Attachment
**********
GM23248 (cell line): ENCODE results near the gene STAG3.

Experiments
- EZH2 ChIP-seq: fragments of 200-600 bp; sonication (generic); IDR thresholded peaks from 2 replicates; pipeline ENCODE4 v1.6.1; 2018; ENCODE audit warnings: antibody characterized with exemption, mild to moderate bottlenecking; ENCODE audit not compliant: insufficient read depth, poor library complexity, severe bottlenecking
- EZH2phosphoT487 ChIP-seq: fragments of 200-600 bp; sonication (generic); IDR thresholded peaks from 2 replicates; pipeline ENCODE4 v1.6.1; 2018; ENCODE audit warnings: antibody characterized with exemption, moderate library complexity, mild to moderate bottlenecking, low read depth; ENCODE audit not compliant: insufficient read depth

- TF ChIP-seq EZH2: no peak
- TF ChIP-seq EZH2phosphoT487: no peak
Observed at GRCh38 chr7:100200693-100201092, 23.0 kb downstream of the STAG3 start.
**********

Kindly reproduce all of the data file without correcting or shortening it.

GM23248 (cell line): ENCODE results near the gene STAG3.

Experiments
- EZH2 ChIP-seq: fragments of 200-600 bp; sonication (generic); IDR thresholded peaks from 2 replicates; pipeline ENCODE4 v1.6.1; 2018; ENCODE audit warnings: antibody characterized with exemption, mild to moderate bottlenecking; ENCODE audit not compliant: insufficient read depth, poor library complexity, severe bottlenecking
- EZH2phosphoT487 ChIP-seq: fragments of 200-600 bp; sonication (generic); IDR thresholded peaks from 2 replicates; pipeline ENCODE4 v1.6.1; 2018; ENCODE audit warnings: antibody characterized with exemption, moderate library complexity, mild to moderate bottlenecking, low read depth; ENCODE audit not compliant: insufficient read depth

- TF ChIP-seq EZH2: no peak
- TF ChIP-seq EZH2phosphoT487: no peak
Observed at GRCh38 chr7:100200693-100201092, 23.0 kb downstream of the STAG3 start.